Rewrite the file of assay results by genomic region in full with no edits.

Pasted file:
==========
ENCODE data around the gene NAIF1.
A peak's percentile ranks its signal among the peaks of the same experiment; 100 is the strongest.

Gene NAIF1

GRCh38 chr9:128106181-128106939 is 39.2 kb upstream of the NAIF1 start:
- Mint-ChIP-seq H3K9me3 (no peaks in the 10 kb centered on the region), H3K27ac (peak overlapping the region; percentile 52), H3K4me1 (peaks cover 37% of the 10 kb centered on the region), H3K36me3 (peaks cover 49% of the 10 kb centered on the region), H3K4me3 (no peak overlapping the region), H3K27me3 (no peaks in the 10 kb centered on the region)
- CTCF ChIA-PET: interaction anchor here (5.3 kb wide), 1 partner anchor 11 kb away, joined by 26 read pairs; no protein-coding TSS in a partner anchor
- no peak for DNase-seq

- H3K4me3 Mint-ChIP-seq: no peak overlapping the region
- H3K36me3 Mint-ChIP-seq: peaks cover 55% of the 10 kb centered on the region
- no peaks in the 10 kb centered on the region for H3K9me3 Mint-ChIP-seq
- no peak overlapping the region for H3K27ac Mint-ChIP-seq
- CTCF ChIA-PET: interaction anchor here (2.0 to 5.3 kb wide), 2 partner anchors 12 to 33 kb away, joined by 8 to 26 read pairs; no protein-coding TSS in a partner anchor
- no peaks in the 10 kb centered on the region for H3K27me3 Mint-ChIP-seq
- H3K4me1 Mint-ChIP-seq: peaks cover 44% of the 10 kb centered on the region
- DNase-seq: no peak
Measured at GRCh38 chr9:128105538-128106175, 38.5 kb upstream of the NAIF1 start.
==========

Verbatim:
ENCODE data around the gene NAIF1.
A peak's percentile ranks its signal among the peaks of the same experiment; 100 is the strongest.

Gene NAIF1

GRCh38 chr9:128106181-128106939 is 39.2 kb upstream of the NAIF1 start:
- Mint-ChIP-seq H3K9me3 (no peaks in the 10 kb centered on the region), H3K27ac (peak overlapping the region; percentile 52), H3K4me1 (peaks cover 37% of the 10 kb centered on the region), H3K36me3 (peaks cover 49% of the 10 kb centered on the region), H3K4me3 (no peak overlapping the region), H3K27me3 (no peaks in the 10 kb centered on the region)
- CTCF ChIA-PET: interaction anchor here (5.3 kb wide), 1 partner anchor 11 kb away, joined by 26 read pairs; no protein-coding TSS in a partner anchor
- no peak for DNase-seq

- H3K4me3 Mint-ChIP-seq: no peak overlapping the region
- H3K36me3 Mint-ChIP-seq: peaks cover 55% of the 10 kb centered on the region
- no peaks in the 10 kb centered on the region for H3K9me3 Mint-ChIP-seq
- no peak overlapping the region for H3K27ac Mint-ChIP-seq
- CTCF ChIA-PET: interaction anchor here (2.0 to 5.3 kb wide), 2 partner anchors 12 to 33 kb away, joined by 8 to 26 read pairs; no protein-coding TSS in a partner anchor
- no peaks in the 10 kb centered on the region for H3K27me3 Mint-ChIP-seq
- H3K4me1 Mint-ChIP-seq: peaks cover 44% of the 10 kb centered on the region
- DNase-seq: no peak
Measured at GRCh38 chr9:128105538-128106175, 38.5 kb upstream of the NAIF1 start.